The spinal cord is an important component of our central nervous system: it connects the brain with the rest of the body and plays a crucial part in coordinating our sensations with our actions. Falls, violence, disease various forms of trauma can cause irreversible damage to the spinal cord, leading to paralysis, sometimes even death.
Although many vertebrates, including humans, are unable to recover from a spinal cord injury, some animals stand out. For instance, the axolotl (Ambystoma mexicanum), a salamander from Mexico, has the remarkable ability to regenerate its spinal cord after an injury. When an axolotl's tail is amputated, neural stem cells residing in the spinal cord are recruited to the injury to rebuild the tail. So far, scientists could only detect this activity a few days after the process had started.
Emanuel Cura Costa, co-first author of the study said, four days after amputation, stem cells within about one millimeter of the injury divide three times as fast as the normal rate to regenerate the spinal cord and replace lost neurons. What the stem cells are doing in the first four days after injury was the real mystery.
To understand what happens in the first moments of spinal cord regeneration, researchers at Argentina's National Scientific and Technical Research Council (CONICET) and at the Research Institute of Molecular Pathology (IMP), Austria, teamed up to recreate the process in a mathematical model and test its predictions in axolotl tissue with the latest imaging technologies. Their findings, published ineLife, show that neural stem cells accelerate their cell cycles in a highly synchronized manner, with the activation spreading along the spinal cord.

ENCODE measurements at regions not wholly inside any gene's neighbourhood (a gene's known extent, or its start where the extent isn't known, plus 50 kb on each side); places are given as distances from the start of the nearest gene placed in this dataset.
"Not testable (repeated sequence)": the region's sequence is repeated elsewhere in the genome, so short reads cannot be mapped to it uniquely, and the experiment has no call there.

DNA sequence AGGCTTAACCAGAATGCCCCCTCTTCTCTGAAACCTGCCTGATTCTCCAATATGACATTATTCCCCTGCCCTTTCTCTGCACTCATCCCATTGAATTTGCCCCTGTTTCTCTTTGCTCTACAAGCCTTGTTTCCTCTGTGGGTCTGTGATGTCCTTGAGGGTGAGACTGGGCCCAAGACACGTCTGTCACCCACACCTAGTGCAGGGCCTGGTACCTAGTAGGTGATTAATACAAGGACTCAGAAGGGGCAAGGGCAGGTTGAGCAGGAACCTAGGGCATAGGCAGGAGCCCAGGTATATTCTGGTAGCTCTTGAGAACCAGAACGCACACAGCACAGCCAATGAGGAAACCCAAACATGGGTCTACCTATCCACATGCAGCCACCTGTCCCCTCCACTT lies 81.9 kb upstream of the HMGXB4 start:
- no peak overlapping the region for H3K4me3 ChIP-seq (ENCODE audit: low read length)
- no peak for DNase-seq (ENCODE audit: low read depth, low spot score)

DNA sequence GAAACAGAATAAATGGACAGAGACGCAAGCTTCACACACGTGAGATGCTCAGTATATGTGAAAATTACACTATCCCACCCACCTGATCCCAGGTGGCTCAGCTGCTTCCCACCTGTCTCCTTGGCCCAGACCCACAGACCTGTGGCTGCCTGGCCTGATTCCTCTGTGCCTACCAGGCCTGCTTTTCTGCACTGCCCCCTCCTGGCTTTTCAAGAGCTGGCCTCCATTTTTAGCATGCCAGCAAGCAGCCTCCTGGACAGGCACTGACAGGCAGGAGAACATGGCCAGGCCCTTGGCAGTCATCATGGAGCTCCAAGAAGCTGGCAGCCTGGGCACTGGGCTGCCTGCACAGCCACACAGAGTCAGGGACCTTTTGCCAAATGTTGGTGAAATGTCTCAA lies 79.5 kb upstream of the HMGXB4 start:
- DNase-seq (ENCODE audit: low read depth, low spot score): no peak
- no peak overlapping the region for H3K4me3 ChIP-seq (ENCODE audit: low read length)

In the uninjured spinal cord, cells multiply asynchronously, some are actively replicating their DNA before splitting into two cells to sustain growth, while some are simply resting. The scientist's model predicted that this could change dramatically upon injury: most cells in the vicinity of the injury would jump to a specific stage of the cell cycle to synchronize and proliferate in unison.
Leo Otsuki, a postdoc in the lab of Elly Tanaka at the IMPand co-first author of this study, we developed a tool to track individual cells in the growing spinal cord of axolotls. Different colors label resting and active cells, which allow us to see how far and how fast cell proliferation happens with a microscope. We were very excited to see the match between the theoretical predictions and the experimental results.
The way cells multiply in chorus in the regenerating spinal cord is exceptional in animals. How can cells coordinate their efforts over almost one millimeter 50 times the size of a single cell?
Osvaldo Chara, career researcher at CONICET and group leader of SysBio at the Institute of Physics of Liquids and Biological Systems (IFLySIB) said, our model made us realize there had to be one or more signals that spread through the tissue from the injury, like a wave, for the area of proliferating cells to expand. This signal might act as a messenger and instruct stem cells to proliferate.
The researchers suspect that this mystery messenger helps reprogram stem cells to divide rapidly and regrow amputated tissue. Their work pinpoints this signal in space and time and paves the way to characterize it further.
Elly Tanaka, senior scientist at the IMP said, combining mathematical models with our expertise in tissue imaging was key to understanding how the spinal cord starts regenerating. The next step is to identify the molecules that promote regeneration of the spinal cord that could have tremendous therapeutic potential for patients with spinal injuries.